Italy 2017

Italy 2017 and the move up the ladder.

Building on the 2016 Six Nations competition isn’t going to be easy for the Italy 2017 team. Not that Italy have ever lacked passion or willing to do better, but even with the upgrade to their coaching staff, 2017 will still be a tough ask.

The Southern Hemisphere games proved to be a mixed bag of surprising results. Beating South Africa back in November was more or less the only positive result, but it sent out a message that there was more to come.

New coach Conor O’Shea brings experience and a new passion to a side that has never been short on passion. Mike Catt and Brendan Venter add further experience to the coaching staff that could spell trouble for both Scotland and France. Both of whom struggled in the 2016 competition.

Player Watch
Sergio Parisse is everything that Italy represent. Passionate with a staggering self determination to do better. He continues to impress and lead the squad as Captain of the Azzurri. Unfortunately he rest of the team selection is still limited to players from Zebre and Treviso. Not the worst teams to pick from, but there is very little variation in choice. A problem that Italy have always had.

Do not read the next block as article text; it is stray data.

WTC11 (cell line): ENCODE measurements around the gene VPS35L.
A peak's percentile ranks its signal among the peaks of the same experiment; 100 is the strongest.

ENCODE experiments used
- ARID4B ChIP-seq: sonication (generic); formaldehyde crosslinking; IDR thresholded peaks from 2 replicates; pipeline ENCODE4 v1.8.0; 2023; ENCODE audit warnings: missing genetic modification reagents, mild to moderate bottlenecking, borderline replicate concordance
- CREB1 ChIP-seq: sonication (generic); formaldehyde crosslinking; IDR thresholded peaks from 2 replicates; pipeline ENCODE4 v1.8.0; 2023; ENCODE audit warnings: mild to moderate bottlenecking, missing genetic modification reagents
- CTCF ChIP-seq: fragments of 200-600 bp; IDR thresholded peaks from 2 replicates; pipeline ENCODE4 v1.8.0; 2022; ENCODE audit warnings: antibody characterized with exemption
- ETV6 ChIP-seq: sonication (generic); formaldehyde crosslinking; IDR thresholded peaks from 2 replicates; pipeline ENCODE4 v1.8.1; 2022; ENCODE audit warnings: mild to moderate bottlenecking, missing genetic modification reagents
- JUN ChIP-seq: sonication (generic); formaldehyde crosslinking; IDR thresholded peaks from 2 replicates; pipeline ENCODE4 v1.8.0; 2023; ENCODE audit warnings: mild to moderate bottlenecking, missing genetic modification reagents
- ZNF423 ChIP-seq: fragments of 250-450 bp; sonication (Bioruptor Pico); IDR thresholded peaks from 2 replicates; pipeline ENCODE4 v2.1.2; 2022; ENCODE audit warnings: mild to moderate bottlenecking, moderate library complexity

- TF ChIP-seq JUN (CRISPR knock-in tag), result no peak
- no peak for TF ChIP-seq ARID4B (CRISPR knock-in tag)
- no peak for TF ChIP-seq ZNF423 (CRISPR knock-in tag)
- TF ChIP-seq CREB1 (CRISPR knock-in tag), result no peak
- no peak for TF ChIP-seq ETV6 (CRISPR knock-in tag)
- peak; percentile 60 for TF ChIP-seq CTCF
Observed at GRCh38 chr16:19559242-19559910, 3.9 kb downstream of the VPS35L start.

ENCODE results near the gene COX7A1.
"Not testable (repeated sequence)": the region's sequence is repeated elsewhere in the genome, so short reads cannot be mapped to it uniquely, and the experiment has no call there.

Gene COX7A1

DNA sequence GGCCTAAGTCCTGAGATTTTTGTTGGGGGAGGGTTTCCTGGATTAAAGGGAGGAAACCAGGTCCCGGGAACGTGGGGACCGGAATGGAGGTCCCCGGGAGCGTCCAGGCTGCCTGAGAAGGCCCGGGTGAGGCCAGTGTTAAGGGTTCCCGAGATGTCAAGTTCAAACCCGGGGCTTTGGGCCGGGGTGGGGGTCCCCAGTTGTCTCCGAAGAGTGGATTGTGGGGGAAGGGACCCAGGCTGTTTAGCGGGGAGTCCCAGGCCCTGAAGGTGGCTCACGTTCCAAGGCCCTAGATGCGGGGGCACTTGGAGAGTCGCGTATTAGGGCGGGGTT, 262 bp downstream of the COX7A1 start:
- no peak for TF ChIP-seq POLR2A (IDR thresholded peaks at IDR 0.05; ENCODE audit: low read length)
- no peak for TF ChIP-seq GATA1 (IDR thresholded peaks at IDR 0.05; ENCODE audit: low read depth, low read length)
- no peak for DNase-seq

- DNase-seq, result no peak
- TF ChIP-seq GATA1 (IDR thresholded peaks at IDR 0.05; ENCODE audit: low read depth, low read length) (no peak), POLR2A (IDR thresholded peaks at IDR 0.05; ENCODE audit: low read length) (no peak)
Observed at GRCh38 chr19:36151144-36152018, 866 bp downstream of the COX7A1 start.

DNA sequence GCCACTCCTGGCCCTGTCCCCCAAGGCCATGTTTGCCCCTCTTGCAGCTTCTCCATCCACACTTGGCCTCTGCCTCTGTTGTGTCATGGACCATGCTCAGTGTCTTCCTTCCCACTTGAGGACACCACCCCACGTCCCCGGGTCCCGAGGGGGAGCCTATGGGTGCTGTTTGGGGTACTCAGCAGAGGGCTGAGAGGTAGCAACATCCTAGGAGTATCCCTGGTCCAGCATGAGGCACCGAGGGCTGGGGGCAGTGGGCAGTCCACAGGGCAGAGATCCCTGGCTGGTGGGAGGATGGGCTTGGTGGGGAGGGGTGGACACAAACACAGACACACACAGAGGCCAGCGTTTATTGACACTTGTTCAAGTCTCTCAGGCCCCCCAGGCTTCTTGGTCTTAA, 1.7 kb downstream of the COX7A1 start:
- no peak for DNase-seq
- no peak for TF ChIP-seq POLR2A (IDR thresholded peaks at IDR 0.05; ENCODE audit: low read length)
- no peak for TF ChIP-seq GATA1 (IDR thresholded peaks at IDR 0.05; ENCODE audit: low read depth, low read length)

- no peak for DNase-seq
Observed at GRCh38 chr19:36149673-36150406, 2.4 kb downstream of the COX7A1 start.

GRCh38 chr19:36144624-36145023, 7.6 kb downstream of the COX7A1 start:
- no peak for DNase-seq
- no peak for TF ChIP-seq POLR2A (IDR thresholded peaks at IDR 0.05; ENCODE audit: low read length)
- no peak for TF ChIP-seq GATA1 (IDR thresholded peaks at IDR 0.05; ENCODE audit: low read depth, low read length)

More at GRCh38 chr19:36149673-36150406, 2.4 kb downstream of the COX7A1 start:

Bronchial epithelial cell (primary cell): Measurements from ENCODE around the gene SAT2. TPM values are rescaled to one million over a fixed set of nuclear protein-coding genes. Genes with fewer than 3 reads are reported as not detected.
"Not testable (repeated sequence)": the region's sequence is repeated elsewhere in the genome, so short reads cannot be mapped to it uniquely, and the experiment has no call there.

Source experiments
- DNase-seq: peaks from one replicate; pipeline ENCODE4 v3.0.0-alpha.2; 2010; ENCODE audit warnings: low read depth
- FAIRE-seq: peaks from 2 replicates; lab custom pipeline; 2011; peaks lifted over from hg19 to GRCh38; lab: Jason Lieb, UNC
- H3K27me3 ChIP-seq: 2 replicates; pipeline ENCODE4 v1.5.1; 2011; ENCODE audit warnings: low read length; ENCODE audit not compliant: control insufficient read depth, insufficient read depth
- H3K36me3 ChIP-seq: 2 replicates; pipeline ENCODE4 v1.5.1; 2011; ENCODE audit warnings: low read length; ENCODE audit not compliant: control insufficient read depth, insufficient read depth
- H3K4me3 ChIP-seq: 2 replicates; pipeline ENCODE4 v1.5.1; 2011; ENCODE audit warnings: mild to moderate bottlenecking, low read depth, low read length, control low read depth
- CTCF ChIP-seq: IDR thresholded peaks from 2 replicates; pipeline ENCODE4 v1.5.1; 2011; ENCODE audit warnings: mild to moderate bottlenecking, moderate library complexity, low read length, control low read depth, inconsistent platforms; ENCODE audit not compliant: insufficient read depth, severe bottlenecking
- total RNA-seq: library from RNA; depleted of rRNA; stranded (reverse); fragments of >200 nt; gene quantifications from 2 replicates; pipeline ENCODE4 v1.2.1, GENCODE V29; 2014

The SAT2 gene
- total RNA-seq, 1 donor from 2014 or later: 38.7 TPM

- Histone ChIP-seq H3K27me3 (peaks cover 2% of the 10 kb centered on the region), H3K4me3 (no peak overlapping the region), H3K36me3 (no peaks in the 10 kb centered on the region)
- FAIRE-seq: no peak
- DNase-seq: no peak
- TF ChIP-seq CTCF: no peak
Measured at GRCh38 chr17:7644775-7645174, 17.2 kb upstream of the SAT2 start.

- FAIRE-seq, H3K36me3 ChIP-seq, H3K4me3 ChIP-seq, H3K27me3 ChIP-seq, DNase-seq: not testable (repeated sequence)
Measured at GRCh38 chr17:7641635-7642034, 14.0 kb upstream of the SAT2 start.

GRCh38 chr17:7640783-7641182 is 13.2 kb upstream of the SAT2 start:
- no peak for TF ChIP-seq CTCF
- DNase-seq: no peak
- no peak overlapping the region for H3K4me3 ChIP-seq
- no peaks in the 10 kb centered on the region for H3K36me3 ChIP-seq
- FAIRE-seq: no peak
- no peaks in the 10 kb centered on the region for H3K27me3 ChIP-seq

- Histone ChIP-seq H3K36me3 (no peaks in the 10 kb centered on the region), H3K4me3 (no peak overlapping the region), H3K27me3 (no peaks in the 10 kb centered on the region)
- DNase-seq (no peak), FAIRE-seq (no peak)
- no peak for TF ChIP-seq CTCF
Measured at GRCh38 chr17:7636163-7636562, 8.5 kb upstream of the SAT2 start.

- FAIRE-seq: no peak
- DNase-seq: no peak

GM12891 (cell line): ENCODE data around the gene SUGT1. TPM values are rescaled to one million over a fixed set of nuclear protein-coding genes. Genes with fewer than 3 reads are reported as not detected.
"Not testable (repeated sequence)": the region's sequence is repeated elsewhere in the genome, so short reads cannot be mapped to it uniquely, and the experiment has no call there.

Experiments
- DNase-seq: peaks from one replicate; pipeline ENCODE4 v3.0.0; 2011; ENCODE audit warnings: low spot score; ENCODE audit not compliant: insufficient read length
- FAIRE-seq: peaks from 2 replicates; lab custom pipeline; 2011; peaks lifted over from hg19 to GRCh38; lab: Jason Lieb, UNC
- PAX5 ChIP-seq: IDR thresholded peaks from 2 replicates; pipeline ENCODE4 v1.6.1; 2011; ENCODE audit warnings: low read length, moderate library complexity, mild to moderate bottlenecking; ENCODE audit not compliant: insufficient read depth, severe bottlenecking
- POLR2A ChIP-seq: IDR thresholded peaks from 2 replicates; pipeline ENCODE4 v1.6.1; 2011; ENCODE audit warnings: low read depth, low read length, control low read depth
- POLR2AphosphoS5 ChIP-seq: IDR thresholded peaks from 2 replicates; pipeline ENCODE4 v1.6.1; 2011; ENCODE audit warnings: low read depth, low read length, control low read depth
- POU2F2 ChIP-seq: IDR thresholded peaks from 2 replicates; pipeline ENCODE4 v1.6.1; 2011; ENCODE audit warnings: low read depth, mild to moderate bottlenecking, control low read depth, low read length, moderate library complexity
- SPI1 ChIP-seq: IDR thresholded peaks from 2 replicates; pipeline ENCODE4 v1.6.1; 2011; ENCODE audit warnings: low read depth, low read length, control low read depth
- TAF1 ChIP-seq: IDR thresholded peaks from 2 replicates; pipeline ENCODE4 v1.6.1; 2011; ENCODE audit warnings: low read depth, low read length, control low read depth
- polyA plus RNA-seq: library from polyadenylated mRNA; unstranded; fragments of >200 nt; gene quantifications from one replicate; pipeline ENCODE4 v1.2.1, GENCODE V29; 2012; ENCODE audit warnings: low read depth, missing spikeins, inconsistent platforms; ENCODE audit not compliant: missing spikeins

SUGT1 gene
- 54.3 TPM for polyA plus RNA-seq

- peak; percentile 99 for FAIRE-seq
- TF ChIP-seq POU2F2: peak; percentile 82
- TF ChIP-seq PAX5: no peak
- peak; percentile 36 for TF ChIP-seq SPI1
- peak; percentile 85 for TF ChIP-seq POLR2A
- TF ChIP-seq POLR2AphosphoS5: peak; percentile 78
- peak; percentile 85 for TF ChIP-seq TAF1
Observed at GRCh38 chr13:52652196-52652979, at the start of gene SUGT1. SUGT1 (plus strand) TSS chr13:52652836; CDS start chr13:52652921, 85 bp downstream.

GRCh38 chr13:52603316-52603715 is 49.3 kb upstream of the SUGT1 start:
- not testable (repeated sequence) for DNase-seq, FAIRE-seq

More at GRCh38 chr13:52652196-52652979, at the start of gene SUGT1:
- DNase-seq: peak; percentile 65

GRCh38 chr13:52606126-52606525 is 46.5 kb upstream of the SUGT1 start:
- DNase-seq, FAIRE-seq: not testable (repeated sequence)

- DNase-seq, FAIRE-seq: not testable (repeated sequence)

Rising Star
Giorgio Bronzini made the biggest impact in his Southern Hemisphere débute in November. The Benetton Treviso scrum-half could play a vital role in the new look and feel Italy.

Team Talk
Conor O’Shea on Italy 2017: “In the short term we need to become more competitive. First and foremost we want to make sure that we focus absolutely 100% on Wales. The last couple of RBS 6 Nations games against them have been difficult and we need to do better.”

Italy 2017 Squad.

Italy 2017 retain most of their experienced players. Leonardo Ghiraldini, Lorenzo Cittadini, Luke McLean, Simone Favaro, Edoardo Gori, Giovanbattista Venditti and Tommaso Allan all make a return, which makes up the experienced side to the Italy 2017 squad. Nine players have less than 5 caps in the 2017 squad, including Federico Ruzza who is the only uncapped player to make the call up.

Italy’s first game is going to be their toughest, as they host Wales on the 5th February at the Stadio Olimpico in Rome.